But it’s a different kind of understanding – intense and humbling – when there’s nothing between you and the elephants. You feel the charismatic pull of their presence, like a dream come to life. You stand close enough for their breath to wash over you in moist, grassy gusts. You can see how elegantly and thoughtfully they place each dinner-plate-sized foot, like a saggy yet graceful ballerina. You can feel their strength in how effortlessly they snap bamboo poles and uproot shrubs, and you know it wouldn’t take ill-will for them to permanently damage you, it would only take a moment of carelessness on their part, or yours.
At the camp we had the opportunity to walk with the animals as they foraged for food, keeping an eye out on the wandering pachyderms who have a tendency to sneak up silently behind you. We went into the river with them to help them bathe, and discovered that the baby likes to plunge completely underwater and extend her trunk out like the world’s largest, cutest snorkel. We also fed them treats…
An elephant’s trunk starts out wide and thick, a solid, muscular thing. It extends out and tapers, until at its very tip is a handy little appendage called a finger. The elephant can do more things with that one finger than you can imagine. I held out a sugar banana to the elephant, the treat nestled in my puny hand, holding my breath as this massive creature – whose leg was as thick and tall as me, and whose mass was so solid and wide it had a gravitational pull – reached out her trunk and plucked the banana out of my palm with her finger. She curled her trunk around the banana, flashing her small ivory tusks as she brought it to her pink mouth and popped it in as daintily as a lady eating a bonbon. When I tried to hand her another banana, she waited and gave me a look: really she seemed to say, just one? Sheepishly, I grabbed a second banana and now she deigned to reach over and take them both. I could have sworn that intelligent, eyelash-fringed eye was impishly smiling at me as she chewed. And that, ladies and gentlemen, is how you are trained by an elephant….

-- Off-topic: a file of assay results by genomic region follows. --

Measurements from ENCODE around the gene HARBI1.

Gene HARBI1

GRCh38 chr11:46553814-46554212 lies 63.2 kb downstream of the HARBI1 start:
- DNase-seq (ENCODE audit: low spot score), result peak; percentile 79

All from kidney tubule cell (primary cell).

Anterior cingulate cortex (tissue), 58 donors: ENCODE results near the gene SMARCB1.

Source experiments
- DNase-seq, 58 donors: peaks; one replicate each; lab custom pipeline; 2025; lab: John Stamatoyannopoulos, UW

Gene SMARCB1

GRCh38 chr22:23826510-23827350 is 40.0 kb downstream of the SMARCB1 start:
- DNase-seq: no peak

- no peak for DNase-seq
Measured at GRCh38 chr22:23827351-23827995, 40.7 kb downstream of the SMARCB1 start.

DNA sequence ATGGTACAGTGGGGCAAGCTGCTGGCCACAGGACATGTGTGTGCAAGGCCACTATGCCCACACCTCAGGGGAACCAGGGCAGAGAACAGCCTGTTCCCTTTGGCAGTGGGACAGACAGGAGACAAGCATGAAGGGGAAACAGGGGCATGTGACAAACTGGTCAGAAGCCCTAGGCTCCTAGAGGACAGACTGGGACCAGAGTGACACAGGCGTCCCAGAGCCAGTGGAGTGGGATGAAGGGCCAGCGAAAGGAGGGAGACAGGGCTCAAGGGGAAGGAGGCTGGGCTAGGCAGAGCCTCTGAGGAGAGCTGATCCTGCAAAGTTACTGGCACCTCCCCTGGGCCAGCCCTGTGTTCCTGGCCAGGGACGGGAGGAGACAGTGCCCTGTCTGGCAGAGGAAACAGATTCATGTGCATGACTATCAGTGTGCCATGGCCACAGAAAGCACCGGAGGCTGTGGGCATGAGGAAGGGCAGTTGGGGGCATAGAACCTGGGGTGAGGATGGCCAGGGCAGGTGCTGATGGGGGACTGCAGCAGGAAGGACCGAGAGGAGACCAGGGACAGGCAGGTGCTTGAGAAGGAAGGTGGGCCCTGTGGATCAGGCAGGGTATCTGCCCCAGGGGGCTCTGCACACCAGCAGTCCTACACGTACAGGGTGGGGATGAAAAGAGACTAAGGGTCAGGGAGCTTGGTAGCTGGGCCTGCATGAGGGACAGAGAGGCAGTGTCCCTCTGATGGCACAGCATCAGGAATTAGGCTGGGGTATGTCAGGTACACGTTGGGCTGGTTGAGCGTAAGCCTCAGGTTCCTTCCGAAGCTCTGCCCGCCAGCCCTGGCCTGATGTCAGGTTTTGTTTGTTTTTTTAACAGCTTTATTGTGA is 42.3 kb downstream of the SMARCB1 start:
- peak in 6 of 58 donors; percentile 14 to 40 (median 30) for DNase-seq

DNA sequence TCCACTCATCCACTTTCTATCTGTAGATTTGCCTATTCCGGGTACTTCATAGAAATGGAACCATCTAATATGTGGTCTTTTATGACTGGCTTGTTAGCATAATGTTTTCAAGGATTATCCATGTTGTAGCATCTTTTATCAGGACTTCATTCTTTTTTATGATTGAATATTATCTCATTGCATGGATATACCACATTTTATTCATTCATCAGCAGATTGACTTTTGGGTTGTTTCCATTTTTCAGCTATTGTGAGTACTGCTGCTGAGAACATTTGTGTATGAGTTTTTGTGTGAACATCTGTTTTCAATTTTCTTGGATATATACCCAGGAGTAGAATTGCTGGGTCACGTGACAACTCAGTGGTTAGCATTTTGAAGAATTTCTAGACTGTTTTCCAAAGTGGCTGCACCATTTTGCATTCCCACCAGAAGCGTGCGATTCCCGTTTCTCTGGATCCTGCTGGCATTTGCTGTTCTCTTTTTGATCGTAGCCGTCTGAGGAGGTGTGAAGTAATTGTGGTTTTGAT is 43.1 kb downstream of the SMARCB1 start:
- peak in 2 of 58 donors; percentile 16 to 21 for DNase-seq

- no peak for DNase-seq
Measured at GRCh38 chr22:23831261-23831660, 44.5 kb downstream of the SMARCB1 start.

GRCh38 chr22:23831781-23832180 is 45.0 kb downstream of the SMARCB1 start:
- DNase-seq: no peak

Though it’s set in a different country (Myanmar) and a different century (1920-46) Elephant Company: The Inspiring Story of an Unlikely Hero and the Animals Who Helped Him Save Lives in World War II by Vicki Constantine Croke, was the perfect reading companion while visiting with elephants. It tells the story of James Williams, aka “Elephant Bill,” a World War II hero and “forest man” for a British teak company. But more than the story of Williams, it is a love letter to the elephants he worked with. My husband eventually grew tired of me exclaiming various amazing elephant trivia. “Did you know elephants only need three hours of sleep?” “Did you know elephants have a better sense of smell than a bloodhound?” As we rode back to our hotel through the winding roads of Northern Thailand, it was easy to picture the true hero of the book, Bandoola the elephant, making his way through the jungles around me, his brown/grey hide blending in perfectly with the dappled light that filtered through thick canopy of trees.
When it’s safe to travel, Elephant Nature Park in Chiang Mai has many options for day trips and even overnight trips with the elephants. The fee includes a hotel pick-up and return and a vegetarian lunch. Overnight stays have glamping-style accommodation with cots and shared bathrooms. On their website, each excursion has icons that let you know what sort of elephant interactions will be available, e.g.: feeding, bathing, jungle walks and whether it is suitable for all ages. Prices range from $80-$200. elephantnaturepark.org
Tammar Stein’s latest novel, Beni’s War, will be released November 2020. tammarstein.com